When my husband and I decided to move from Iowa to Florida a few years ago, we knew that meant giving our children a different growing up experience than we had. Instead of snow days and piles of leaves, they’d have beaches and possible hurricane evacuations. We considered it a fair trade. These days we’re asking our kids to give up even more, and I’m not always sure I’m comfortable with our decision.
This year would have marked my son’s first year of middle school. He would have had his first locker combination and his first school dance. Instead, he’s spent the first half of the school year traveling around the eastern half of the United States. Sure, he’s seen Niagara Falls and been to New York City, but I’m not so sure an almost-12-year-old boy appreciates tourist attractions over school yard drama. At the same time, I know exactly zero adults who would willingly relive junior high. Perhaps I’m doing him a favor by giving him an alternative lifestyle during these traditionally awkward years.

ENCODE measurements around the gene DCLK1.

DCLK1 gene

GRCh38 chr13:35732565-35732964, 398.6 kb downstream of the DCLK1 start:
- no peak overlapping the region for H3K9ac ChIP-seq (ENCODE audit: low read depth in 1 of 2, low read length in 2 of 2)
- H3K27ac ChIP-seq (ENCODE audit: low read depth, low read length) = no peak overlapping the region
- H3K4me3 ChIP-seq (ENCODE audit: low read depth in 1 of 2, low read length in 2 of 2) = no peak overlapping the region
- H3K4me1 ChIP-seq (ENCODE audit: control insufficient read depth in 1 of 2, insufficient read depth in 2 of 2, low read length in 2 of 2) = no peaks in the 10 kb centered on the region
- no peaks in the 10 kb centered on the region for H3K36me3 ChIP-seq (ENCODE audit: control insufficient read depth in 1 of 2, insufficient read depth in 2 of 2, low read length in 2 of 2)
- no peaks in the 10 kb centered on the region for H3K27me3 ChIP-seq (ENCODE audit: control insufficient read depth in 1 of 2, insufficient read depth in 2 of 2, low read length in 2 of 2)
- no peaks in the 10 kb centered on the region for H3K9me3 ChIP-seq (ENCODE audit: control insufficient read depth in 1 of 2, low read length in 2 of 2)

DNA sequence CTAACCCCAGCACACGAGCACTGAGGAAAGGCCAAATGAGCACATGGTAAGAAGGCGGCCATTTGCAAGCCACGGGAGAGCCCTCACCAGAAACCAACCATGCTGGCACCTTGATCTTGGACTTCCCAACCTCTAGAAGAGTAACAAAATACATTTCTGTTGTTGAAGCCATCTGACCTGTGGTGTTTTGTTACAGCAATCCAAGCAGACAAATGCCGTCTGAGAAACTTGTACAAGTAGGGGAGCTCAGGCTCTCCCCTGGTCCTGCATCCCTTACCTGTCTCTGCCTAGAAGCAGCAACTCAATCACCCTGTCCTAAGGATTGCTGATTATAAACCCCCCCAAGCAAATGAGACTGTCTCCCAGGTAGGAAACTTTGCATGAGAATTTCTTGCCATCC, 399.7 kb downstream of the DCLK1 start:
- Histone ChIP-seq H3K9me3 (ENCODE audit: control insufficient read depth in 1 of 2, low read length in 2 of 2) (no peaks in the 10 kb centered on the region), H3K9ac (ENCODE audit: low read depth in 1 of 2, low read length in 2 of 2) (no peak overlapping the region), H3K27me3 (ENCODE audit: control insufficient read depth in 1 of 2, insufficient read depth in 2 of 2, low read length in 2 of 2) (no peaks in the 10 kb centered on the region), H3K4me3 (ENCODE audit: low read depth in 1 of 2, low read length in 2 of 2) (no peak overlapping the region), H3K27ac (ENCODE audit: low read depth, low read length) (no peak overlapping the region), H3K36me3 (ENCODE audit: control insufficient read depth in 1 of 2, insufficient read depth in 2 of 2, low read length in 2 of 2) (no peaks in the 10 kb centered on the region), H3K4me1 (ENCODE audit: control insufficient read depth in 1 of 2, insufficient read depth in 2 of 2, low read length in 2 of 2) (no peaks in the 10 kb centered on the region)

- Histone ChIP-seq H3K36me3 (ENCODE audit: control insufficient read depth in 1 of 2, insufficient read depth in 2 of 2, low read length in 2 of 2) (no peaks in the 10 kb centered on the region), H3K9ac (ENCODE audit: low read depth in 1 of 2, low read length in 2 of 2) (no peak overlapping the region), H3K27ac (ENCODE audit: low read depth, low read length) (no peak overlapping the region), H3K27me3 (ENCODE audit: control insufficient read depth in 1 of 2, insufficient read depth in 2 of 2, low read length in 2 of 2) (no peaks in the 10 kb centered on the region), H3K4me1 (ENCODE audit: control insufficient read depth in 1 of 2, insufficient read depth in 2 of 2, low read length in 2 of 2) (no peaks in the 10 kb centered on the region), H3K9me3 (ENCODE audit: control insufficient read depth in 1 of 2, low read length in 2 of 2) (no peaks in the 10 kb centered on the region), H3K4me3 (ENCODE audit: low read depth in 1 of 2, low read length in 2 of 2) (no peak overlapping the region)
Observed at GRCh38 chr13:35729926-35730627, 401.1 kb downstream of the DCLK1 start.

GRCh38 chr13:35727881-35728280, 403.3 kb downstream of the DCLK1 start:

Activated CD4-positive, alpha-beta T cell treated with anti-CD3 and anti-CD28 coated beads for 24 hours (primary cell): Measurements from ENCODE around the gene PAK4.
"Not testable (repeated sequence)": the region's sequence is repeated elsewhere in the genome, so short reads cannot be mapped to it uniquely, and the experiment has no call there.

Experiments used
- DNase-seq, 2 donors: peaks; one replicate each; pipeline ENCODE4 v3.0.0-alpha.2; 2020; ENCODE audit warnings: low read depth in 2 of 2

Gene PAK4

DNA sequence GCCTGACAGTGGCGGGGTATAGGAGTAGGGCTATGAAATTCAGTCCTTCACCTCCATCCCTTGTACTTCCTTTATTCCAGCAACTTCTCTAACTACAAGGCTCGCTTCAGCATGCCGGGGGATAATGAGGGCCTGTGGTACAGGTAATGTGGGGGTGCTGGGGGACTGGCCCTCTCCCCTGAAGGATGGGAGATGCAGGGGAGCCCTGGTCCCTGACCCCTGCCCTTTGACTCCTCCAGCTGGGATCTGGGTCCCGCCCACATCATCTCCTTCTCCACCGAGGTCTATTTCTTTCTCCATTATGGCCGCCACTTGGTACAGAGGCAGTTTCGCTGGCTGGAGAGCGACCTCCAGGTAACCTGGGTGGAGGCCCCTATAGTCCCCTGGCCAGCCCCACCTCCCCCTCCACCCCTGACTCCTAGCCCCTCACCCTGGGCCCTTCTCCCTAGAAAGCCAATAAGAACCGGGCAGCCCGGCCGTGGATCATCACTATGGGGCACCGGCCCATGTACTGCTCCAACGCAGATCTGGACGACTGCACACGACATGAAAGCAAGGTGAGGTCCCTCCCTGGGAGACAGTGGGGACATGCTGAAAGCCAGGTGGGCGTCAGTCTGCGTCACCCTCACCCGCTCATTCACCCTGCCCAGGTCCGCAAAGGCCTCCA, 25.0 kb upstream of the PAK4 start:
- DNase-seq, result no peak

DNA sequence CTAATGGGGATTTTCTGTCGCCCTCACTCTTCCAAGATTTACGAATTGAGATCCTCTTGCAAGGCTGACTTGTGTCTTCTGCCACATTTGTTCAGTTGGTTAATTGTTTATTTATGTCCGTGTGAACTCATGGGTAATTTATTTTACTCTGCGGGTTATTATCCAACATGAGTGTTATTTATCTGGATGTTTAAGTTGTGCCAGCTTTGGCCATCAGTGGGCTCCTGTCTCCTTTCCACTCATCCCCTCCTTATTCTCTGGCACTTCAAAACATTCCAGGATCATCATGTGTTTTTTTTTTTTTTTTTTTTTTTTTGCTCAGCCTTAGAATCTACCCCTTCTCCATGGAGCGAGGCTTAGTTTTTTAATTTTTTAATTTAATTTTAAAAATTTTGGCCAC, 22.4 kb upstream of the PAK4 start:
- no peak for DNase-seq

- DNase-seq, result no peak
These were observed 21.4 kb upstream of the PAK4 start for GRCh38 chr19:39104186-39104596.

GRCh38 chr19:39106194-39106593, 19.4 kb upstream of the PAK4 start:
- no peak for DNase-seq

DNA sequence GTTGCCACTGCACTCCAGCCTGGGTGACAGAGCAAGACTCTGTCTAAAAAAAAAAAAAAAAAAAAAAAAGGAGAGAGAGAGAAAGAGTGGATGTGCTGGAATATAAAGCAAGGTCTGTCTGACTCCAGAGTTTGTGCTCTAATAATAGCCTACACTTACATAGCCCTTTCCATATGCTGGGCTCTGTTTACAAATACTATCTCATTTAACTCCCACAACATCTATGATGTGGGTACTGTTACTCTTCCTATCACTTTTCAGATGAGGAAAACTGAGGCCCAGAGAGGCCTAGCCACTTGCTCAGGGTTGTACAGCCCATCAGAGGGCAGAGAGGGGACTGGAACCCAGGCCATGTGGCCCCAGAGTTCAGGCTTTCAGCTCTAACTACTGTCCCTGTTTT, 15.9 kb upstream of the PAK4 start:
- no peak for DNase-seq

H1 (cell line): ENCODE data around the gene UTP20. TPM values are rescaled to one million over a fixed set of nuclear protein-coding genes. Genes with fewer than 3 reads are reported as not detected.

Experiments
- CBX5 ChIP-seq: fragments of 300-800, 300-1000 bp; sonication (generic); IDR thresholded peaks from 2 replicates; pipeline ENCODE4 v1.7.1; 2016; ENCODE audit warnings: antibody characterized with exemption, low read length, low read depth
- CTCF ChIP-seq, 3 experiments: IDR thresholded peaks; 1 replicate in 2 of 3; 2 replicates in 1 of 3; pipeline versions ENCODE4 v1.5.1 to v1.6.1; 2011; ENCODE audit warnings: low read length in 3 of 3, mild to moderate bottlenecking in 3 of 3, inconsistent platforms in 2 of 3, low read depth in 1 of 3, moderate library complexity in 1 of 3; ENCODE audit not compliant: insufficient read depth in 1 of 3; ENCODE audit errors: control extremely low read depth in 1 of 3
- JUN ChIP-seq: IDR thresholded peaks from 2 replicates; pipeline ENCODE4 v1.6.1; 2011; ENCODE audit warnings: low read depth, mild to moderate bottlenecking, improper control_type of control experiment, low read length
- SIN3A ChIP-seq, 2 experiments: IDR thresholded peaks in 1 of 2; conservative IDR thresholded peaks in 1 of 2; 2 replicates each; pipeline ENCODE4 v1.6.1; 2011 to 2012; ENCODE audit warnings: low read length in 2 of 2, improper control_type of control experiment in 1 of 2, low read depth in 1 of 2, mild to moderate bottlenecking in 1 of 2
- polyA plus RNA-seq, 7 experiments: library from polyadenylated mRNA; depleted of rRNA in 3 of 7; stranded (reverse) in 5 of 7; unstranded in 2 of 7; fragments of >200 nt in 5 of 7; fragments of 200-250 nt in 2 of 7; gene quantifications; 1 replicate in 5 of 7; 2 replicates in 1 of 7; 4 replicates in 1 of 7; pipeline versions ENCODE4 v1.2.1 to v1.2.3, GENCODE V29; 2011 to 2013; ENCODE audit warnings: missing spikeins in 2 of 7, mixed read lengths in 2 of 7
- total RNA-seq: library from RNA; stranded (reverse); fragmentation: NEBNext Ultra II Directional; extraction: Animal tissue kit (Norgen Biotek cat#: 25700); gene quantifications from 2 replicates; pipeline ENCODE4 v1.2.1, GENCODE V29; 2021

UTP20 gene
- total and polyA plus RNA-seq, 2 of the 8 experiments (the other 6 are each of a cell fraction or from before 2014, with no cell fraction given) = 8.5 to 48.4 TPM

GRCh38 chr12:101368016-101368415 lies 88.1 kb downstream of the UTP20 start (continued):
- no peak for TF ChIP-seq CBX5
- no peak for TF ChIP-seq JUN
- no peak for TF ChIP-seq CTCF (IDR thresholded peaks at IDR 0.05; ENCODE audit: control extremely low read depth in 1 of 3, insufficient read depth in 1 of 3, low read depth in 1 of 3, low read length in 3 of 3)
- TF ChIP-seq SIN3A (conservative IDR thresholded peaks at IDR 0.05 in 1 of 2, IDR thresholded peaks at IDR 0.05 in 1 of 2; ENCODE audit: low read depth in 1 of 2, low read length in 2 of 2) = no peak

My daughter is in first grade. I don’t remember anything significant about first grade, including the name of my teacher, but that doesn’t mean I don’t agonize over what she’s missing. Would she have had a best friend? Her first crush? Is she missing out on not being able to walk home or ride her bike around the neighborhood?
My worry is that I don’t know how this turns out, where this is this unexpected version of childhood. I know what I experienced and I have always been prepared to coach my kids through something similar when the time came, but I have no idea what issues may arise from living as a mobile family at the age of 6 or 12. It’s scary enough to lead myself into unknown territory; it’s downright terrifying to push my kids down a brand new path.
Of course, I do it anyway. I guess at what I think they’ll miss and what I hope they’ll gain and weigh the two columns against each other, making nothing more than a hypothesis when it comes to decision time. I imagine it’s similar to what my mom did when she decided to go back to school with three children at home. Somehow that helps. After all, I turned out just fine.